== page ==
Underground Railroad

In 1998, the National Park Service issued a directive that slavery was to be interpreted at all properties where it was a relevant topic. One immediate impact of this is that the national Civil War battle sites here in Tennessee now address the social causes and legacies of the national conflict. Another outcome of this directive was the creation of the Underground Railroad initiative of the National Park Service. This is an effort to link all the known sites of the Underground Railroad (UGRR) and to prepare educational materials for use by the sites to interpret this widespread resistance movement. Because of Tennessee's location, geography, and pronounced sectional differences, the state offers a unique opportunity to examine slavery and the Underground Railroad.

The history of the Underground Railroad in Tennessee is based primarily on oral tradition. Former slaves passed down stories and information about the Underground Railroad to family and trusted friends. Few people who assisted escaping slaves kept anything in writing that could incriminate them during the actual days that the Underground Railroad operated in Tennessee. At the time, individuals could be arrested and tried for aiding and abetting fugitives. After the Civil War, those involved in the resistance movement were reluctant to pen much in the way of memoirs or reminiscences because of the bitter divisions and violence that continued for many years in the state.

What has emerged from this oral tradition is a story of resistance to slavery and interracial cooperation, centered largely in the easternmost counties of Tennessee.

Background

In the South of the 1830s, there was a growing dependence on slavery to support the economy of the region. During this decade, slave owners also developed a new sense of fear and mistrust of slaves following the well-publicized slave rebellion of Nat Turner in Virginia. In this climate, lawmakers at the state and local levels enacted new laws to regulate both slaves and free blacks. In Tennessee, laws were passed that forbade free blacks to enter and live in the state.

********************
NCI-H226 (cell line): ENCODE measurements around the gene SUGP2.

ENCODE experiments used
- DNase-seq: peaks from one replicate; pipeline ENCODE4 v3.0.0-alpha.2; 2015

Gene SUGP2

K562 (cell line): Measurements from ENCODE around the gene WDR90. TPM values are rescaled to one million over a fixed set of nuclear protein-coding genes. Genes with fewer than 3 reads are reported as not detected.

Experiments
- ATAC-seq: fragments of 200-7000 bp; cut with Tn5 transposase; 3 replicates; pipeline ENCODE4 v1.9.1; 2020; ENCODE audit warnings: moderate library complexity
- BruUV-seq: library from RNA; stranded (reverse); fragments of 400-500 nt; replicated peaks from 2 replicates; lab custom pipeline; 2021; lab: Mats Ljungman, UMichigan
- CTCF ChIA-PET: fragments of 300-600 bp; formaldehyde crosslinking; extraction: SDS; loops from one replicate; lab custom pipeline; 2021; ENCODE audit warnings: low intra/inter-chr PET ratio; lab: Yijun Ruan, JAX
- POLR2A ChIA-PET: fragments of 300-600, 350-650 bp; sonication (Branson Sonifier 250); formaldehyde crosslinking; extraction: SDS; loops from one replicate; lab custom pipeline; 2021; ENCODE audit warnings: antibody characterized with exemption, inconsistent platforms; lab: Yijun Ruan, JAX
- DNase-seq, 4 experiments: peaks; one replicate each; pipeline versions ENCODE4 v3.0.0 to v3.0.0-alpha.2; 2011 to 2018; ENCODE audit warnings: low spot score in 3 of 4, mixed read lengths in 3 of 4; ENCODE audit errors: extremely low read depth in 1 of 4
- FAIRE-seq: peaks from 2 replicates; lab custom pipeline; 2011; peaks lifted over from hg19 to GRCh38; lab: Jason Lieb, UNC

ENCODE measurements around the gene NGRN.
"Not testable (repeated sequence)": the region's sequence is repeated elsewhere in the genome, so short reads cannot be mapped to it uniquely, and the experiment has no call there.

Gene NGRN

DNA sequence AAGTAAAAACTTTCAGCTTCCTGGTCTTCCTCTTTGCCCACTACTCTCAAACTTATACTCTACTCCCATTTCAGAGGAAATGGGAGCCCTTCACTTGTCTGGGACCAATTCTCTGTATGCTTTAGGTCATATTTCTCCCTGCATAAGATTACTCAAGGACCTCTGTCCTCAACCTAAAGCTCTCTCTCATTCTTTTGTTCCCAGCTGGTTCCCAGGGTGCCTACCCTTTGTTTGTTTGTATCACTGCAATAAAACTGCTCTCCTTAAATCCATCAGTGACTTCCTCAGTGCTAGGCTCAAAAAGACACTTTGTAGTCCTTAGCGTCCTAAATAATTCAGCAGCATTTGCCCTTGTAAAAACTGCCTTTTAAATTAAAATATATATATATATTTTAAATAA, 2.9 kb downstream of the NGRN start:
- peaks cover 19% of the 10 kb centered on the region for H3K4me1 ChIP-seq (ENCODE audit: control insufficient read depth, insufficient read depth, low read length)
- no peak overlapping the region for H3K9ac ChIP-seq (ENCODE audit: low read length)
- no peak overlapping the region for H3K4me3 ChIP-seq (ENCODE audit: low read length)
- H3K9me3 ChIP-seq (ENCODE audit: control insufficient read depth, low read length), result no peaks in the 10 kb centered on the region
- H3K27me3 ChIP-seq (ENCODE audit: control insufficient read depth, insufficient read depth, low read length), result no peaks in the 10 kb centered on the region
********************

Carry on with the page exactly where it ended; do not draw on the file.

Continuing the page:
In 1834, a state constitutional convention took away the right of free black men to vote in Tennessee. An 1836 law against incendiarism meted out prison time for anyone who produced, circulated, or possessed materials that might encourage resistance to slavery. By 1850, when the United States Congress passed the Second Fugitive Slave Law, the sectional divisions over slavery in Tennessee were wide and bitter. The Underground Railroad in the state operated in this climate.

Tennessee's location, geography, and diverse population contributed to Underground Railroad activity within the state in the decades prior to the Civil War.

The sectional differences, based on geography, economics, and politics, were striking. In East Tennessee the ridges, valleys, and mountains allowed only small farms. Large row crops and a plantation economy were not possible because of the geography. Therefore, while slavery did exist in these counties, only 1 in 12 people was a slave.

In Middle Tennessee, where larger farms and some plantations existed, agriculture on a large scale was an important factor in the economy. Every third person was a slave.

West Tennessee, where the terrain flattens out between the Tennessee and Mississippi Rivers, was well suited to growing long rows of crops. Here, where plantations covered hundreds of acres, the slave population was large. Three or four of every five persons, depending on the county, was a slave.

By 1860, slaves made up roughly one-fourth of the population of Tennessee. Slave trading was lucrative, and markets in Nashville and Memphis prospered.

Anti-Slavery and Quakers in East Tennessee

East Tennessee was largely anti-slavery in its sentiments and politics. The economy was not dependent on slave labor, and an active abolitionist movement, prompted by religious and moral convictions, emerged very early. In 1797, one year after Tennessee became a state, the Friends Society, more commonly known as the Quakers, began to organize opposition to slavery. Elihu and Elijah Embree, sons of a Quaker minister who came to East Tennessee from Pennsylvania in 1790, played a prominent role. Elihu, an iron manufacturer, owned slaves as a young man but by age thirty had become an ardent abolitionist. By 1815, he was a leader in the abolitionist society organized in Greene County.

Elihu Embree first published The Emancipator in April of 1820 in Jonesborough (Washington County). The monthly periodical was the first publication in the United States devoted exclusively to the antislavery cause. Embree called slaveholders "monsters in human flesh" and argued vehemently against additional slave-holding states being allowed in the Union. Embree's condemnation of slavery was as harsh as any, including the better-known abolitionist William Lloyd Garrison, who began publishing his anti-slavery newspaper, The Liberator, in the 1830s. By the time The Liberator was first published, there were 25 anti-slavery societies in Tennessee, with a membership of about 1000.

In Blount County, the Quakers established two towns, Unitia in 1791 and Friendsville about 1796. The Friendsville community became the site of the Newberry monthly meetings of Quakers in 1808. Friendsville Academy was established in 1857 and still operates, with one or two original buildings remaining, as the local high school. The Quakers at Friendsville were connected to the Underground Railroad movement.